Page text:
• Amortisation: Amortisation is also a gradual loss of value, but it refers to intangible assets such as patents. For example, a patent costs $20,000 and expires in 10 years, and, in this case, the amortisation charge is $200 every year before the patent loses its value.

  • Insurance: Insurance is an arrangement that guarantees some level of compensation for various types of losses and damages to the equipment and injuries to employees. Under the insurance contract, you pay a fixed cost regardless of the production volume and business operations.

  • Rent: Rent is another fixed cost that does not fluctuate and remains constant irrespective of the company's performance or sales revenue. In a company, rent could refer to warehouses, office spaces, garages, storage units and any other premises that belong to a third party.

  • Interests: Most business owners received loans to launch their products with the initial capital. If a company takes out a loan or accumulates debt, they pay monthly or early interests regardless of any other key metrics.

  • Property taxes: Based on the regulations of the location and costs of assets, every company pays property taxes. These vary from business to business but remain constant at any given period unless a company acquires more property.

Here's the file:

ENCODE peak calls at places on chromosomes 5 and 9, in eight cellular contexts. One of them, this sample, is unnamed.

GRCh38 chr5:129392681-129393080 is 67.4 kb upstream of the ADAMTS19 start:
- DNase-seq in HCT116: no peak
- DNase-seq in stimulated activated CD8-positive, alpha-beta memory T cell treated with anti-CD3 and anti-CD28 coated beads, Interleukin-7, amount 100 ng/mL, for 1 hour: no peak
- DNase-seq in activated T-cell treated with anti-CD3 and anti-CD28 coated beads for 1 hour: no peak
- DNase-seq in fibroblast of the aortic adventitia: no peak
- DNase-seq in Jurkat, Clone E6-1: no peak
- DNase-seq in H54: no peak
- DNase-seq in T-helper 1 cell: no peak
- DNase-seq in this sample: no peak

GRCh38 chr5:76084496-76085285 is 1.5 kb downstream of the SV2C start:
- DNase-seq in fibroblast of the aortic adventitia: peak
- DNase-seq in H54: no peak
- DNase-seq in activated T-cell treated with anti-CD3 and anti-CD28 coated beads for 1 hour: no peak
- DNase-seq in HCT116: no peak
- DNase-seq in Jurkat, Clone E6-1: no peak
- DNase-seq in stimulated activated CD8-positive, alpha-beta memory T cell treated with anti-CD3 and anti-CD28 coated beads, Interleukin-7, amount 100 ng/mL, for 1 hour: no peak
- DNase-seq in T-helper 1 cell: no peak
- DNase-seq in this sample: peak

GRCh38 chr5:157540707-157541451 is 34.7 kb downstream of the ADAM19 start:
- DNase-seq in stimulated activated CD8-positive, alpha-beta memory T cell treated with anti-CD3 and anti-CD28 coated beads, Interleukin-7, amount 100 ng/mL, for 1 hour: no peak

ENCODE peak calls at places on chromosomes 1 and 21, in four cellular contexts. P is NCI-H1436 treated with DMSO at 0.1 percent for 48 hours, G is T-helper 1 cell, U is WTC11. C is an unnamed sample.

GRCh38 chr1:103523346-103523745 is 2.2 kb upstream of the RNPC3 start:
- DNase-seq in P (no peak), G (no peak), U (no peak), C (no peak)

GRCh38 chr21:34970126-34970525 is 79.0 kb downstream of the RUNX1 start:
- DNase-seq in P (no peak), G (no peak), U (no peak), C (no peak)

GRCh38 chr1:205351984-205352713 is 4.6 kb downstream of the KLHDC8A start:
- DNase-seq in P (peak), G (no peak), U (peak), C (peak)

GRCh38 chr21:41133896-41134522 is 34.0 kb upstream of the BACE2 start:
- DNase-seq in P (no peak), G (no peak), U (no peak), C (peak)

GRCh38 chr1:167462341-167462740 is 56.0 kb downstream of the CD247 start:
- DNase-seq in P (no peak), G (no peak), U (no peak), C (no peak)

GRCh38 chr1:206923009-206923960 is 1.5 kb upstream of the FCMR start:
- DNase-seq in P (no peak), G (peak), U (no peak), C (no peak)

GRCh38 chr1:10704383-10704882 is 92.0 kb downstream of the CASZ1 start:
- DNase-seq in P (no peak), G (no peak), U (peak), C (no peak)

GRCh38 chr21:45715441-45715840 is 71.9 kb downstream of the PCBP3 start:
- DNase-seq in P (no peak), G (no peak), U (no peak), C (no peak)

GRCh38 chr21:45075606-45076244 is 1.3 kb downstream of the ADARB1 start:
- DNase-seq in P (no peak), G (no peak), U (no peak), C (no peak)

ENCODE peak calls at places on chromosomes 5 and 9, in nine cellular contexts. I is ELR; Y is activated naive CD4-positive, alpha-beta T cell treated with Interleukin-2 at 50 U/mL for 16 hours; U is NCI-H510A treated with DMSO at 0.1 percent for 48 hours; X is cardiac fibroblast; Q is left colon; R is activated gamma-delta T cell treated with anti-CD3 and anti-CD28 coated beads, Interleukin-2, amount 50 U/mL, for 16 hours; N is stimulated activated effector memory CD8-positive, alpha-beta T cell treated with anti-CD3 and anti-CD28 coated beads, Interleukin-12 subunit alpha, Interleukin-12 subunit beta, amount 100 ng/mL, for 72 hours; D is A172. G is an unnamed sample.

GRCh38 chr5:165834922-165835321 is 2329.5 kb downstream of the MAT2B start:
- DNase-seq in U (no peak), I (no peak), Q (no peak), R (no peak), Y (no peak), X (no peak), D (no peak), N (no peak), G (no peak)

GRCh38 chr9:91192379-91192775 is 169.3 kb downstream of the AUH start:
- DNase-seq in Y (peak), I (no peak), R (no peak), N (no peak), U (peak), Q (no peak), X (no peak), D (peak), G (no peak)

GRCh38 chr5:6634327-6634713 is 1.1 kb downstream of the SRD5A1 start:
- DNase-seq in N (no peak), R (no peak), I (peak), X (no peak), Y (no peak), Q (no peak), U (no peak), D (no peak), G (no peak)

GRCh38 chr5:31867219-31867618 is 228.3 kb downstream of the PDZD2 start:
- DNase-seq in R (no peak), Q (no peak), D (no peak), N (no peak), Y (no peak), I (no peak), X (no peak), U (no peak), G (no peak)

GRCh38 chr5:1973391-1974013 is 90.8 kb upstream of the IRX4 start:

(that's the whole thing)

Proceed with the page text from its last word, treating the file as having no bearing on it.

• Salaries: Salaries are also monthly fixed expenses that do not change depending on how well the business goes. Even if a company closes down for a limited period, paying out salaries remains an obligation.

  • Utilities: Utilities include phone and internet bills, electricity, gas, water and other common expenses that occur each month. They might be small but essential services every business uses regardless of the company's performance.

  • Legal: Legal expenses refer to any proceeding and regulations created by an internal or external legal team. Legal fees remain constant and thus fixed due to negotiations in advance, and it's common to include them in the contracts before proceeding with any legal services.

Related: Salary vs. Wage: What Are the Advantages and Disadvantages?